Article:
In statistics, we must always deal with two types of errors, typically referred to as ‘Type I’ and ‘Type II’. A Type I error is, in statisticians’ terms, ‘the mistaken rejection of the null hypothesis’. Or, in layman’s terms – a false positive. A false positive would be a covid test returning a positive result for a healthy person, or a legitimate email being flagged as spam, or an innocent person being found guilty of a crime.

The Type 2 error is – hardly surprisingly – the exact opposite of Type I: the ‘mistaken acceptance of the null hypothesis’, also known as a ‘false negative’. In this case, the guilty person goes free, or the spam mail from that Nigerian prince actually does make it into your inbox.

In monitoring, we also have to deal with both false positives and false negatives. A false positive would be when the monitoring tool alerts about an issue when in reality the system being monitored is perfectly fine. Examples of this are manifold: a server being shown as DOWN because there was a short glitch in the network connection, or a short spike in a network device’s used bandwidth triggering a critical alert, when 5 seconds later everything is back to normal again.

False negatives are when your monitoring system does not alert you when in fact there really is a problem. If your firewall is down, you want to know about it. If your monitoring system for some reason does not alert you of this, you can get into real trouble, really quickly.

Where are the acceptable levels for errors?

The tricky part in statistics is – you can’t eliminate both Type I and Type II errors completely. It’s mathematically impossible. The only thing you can do is optimize for an acceptable level of one as well as the other. Optimizing too far towards eliminating Type I errors will increase your Type II errors and vice versa. Where those acceptable levels for the errors actually lie depends on the particular situation.

The same is true in monitoring. The problem is that when running an enterprise IT infrastructure, the costs of a false positive or a false negative can be vastly different. A false negative could mean that a mission-critical system is down and not alerting. A false positive might just be one unnecessary alert that can be quickly deleted from your inbox.

So, when IT Ops teams try to determine the acceptable level of false positives versus an acceptable level of false negatives, they will oftentimes deem more false positives much more acceptable than risking a few more false negatives. This is the reason why many IT Ops teams will err on the side of caution and answer our title question – to notify or not to notify? – with: Notify. This is totally understandable.

More than 300 alerts every day

The consequence, however, is that these teams get drowned in meaningless alerts. One tribe29 customer migrated to Checkmk from a system that sent roughly 10,000 alerts per month to the Ops team. That’s more than 300 alerts every day – or roughly one every four minutes, assuming 24/7 operations. You could go for lunch and when you come back, the entire first page of your inbox is filled with new alerts.

Unfortunately, most of these alerts were false positives. The monitoring tool's notification system was both relatively inflexible and had also probably not been set up in an optimal way. The result was a team being barraged with alerts, most of which they knew were probably meaningless.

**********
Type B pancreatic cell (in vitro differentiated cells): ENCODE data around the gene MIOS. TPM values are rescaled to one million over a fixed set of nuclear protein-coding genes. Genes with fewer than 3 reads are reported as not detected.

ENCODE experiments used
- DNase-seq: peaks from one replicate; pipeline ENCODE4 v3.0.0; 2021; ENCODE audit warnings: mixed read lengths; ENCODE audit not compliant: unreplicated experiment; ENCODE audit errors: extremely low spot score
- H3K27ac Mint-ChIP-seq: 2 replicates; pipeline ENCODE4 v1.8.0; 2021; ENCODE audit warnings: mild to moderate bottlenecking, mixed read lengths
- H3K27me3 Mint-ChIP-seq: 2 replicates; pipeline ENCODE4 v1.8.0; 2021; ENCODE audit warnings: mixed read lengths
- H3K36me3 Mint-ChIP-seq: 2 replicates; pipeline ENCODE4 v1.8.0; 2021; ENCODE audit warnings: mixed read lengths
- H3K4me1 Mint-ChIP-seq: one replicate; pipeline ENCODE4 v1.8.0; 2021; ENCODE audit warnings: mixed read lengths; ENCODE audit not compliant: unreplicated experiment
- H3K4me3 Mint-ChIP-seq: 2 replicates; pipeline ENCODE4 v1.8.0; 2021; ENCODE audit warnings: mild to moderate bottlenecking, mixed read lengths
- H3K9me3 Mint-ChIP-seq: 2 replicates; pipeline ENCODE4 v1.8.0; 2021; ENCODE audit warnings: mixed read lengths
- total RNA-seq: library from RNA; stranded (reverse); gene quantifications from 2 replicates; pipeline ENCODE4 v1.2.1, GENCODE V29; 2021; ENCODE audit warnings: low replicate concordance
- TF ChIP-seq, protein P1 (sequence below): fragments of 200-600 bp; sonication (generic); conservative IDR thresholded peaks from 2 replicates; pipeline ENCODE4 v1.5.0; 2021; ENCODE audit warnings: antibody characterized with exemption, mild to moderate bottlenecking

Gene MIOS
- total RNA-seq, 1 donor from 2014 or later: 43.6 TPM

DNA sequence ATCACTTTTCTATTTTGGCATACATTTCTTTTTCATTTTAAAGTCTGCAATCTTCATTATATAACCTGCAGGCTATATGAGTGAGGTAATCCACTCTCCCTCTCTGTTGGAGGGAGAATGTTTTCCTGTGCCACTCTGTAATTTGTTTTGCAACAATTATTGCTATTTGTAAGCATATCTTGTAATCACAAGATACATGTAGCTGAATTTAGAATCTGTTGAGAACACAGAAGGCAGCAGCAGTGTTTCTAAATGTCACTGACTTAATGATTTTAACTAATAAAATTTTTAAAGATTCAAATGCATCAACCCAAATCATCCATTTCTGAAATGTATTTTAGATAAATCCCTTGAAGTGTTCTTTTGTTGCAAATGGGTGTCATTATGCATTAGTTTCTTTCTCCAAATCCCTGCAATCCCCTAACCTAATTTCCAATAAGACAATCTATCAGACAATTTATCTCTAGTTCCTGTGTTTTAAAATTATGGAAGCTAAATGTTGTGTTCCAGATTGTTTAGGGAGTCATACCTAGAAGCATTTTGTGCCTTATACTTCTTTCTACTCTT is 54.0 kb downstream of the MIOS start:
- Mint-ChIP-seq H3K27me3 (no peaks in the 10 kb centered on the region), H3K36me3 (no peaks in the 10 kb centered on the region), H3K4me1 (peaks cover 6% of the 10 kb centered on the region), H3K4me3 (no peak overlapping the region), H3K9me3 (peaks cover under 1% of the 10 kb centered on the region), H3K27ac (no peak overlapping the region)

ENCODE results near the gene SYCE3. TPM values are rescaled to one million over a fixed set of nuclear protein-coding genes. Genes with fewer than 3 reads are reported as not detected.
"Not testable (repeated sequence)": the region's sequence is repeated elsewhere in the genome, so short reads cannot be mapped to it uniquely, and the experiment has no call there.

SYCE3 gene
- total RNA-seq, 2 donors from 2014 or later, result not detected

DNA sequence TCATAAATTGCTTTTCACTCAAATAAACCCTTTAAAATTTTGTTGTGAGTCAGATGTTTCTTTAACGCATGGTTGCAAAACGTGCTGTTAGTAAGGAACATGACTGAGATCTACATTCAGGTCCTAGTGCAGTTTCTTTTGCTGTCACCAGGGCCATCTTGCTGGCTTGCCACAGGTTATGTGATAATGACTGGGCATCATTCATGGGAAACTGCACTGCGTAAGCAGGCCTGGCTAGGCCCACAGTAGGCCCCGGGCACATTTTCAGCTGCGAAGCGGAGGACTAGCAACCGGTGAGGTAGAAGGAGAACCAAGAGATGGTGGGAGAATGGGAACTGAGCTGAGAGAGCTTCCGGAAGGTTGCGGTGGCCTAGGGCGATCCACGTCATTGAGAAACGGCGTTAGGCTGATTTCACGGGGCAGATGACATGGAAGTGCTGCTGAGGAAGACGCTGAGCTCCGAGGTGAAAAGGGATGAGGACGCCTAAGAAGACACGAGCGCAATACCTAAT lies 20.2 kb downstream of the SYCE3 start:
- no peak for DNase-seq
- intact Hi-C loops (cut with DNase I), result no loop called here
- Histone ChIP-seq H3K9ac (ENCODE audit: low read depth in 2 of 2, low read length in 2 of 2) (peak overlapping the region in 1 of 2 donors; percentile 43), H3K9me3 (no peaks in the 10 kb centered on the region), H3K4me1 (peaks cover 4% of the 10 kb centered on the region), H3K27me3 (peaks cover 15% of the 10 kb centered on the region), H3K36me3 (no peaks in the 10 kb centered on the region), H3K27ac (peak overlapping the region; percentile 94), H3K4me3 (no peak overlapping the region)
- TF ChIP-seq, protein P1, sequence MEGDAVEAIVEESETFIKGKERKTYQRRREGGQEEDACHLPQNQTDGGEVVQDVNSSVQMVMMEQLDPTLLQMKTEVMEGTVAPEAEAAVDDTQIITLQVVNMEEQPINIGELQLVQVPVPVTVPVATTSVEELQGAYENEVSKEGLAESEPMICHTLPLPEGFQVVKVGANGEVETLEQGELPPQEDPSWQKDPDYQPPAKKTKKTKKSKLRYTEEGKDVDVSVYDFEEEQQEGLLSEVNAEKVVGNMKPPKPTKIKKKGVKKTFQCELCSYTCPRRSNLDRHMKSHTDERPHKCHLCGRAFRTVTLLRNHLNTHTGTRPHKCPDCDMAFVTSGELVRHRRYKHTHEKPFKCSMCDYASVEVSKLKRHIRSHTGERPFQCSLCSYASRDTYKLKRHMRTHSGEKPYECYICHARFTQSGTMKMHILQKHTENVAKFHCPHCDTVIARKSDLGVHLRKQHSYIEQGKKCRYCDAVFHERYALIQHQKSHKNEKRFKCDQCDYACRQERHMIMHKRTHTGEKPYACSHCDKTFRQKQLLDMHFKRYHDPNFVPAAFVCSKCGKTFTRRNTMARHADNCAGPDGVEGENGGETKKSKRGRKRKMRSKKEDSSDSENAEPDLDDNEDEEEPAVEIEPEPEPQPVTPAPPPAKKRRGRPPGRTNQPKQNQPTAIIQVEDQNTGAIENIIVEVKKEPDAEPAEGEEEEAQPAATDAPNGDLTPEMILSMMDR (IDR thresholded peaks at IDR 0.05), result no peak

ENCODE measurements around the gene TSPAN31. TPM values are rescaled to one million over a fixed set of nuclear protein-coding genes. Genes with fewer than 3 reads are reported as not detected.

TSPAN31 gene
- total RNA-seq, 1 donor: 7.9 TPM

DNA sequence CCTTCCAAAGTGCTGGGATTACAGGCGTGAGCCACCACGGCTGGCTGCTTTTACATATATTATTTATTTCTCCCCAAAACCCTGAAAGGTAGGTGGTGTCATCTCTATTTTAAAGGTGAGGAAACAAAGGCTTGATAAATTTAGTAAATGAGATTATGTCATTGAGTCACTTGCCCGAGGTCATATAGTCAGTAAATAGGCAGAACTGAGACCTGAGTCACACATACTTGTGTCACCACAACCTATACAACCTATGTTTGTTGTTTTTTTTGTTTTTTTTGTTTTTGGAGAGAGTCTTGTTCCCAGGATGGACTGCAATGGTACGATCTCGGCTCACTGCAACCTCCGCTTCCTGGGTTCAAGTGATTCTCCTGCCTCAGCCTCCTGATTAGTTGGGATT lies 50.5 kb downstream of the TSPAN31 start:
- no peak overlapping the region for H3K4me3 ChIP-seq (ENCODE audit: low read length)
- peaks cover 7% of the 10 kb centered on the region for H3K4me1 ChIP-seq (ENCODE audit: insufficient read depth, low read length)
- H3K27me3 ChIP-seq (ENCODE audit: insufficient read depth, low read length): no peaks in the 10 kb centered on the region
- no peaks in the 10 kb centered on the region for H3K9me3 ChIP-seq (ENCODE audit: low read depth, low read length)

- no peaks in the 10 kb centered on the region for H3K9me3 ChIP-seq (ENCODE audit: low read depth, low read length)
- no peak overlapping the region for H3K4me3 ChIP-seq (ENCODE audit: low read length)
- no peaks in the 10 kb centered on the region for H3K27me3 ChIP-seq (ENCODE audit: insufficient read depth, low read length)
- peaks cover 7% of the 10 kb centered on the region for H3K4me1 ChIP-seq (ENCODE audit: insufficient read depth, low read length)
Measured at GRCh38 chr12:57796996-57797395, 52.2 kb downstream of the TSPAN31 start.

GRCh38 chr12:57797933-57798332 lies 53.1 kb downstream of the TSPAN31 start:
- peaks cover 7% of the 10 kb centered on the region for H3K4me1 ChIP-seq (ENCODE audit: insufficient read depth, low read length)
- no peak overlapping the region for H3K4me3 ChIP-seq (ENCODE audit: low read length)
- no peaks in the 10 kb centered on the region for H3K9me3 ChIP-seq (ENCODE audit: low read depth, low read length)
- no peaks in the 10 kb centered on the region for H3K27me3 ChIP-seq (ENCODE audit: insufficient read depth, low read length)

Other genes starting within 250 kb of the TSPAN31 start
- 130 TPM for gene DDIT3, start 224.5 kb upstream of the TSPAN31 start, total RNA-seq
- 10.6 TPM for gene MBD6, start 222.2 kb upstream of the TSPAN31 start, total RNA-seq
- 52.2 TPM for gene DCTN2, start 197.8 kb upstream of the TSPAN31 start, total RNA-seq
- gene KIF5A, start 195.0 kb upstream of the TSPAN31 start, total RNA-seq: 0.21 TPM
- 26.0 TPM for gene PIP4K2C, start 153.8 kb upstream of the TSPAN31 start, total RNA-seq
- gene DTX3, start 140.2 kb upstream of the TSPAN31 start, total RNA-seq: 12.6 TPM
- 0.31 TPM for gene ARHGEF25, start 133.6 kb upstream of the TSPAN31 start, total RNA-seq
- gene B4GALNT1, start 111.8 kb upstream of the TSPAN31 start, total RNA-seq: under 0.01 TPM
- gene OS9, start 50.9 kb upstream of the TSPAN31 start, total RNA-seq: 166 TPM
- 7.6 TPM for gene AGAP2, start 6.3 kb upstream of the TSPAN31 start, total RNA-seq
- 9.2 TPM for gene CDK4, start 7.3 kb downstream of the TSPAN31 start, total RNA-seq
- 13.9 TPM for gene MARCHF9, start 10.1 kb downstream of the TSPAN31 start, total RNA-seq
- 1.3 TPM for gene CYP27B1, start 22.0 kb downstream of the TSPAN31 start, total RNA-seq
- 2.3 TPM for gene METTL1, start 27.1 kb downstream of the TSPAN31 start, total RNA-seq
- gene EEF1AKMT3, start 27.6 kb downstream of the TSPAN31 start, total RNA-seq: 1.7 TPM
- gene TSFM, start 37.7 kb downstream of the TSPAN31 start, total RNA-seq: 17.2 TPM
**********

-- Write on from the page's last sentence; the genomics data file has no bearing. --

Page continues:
Still, because there’s always that nagging risk of missing something important, someone needs to go through all of these alerts to check if any of them is an actual problem, or a false positive. As you can imagine, this takes a lot of time, and it’s not the most fun activity in the world either.

Staggering costs through false positives

The cost of this can be staggering. If we assume it takes just two minutes to verify whether an alert is legitimate or not, in the customer case mentioned here, they spent about 20,000 minutes every month just verifying alerts. That’s more than two full-time roles just for that task, and that does not include actually fixing any real problems (or investigating the root cause of the false alert and trying to mitigate it).

But the cost is often not only internal. Another customer of ours, a European railway operator, uses Checkmk to monitor their internal communications network. This is the system through which the railway operators, the stations, and the traffic controllers communicate. This system is absolutely mission-critical for the customer. Every alert needs to be investigated quickly.

Unfortunately, the previous monitoring system produced a lot of false alerts. The company used an external field service provider to fix problems in the field. But of course, this service provider also invoiced them for investigating the false alerts. Once the monitoring and alerting was replaced by Checkmk, the total cost of this dropped by more than 65,000 Euros every year because there were no more false alerts! Spoiler alert: Checkmk costs the customer significantly less than those 65,000 Euros per year.

In a time of tight budgets and a desperate shortage of skilled technical staff, no company can afford to spend that much time or money on activities that add so little value. This is one reason why we focus so much on getting notifications right when we help customers implement Checkmk.

The other reason we will explore in our next article: It’s the hidden cost of false alerts. In the third part of this series, we will take a look at the various tools you can use to create better alerting and notifications.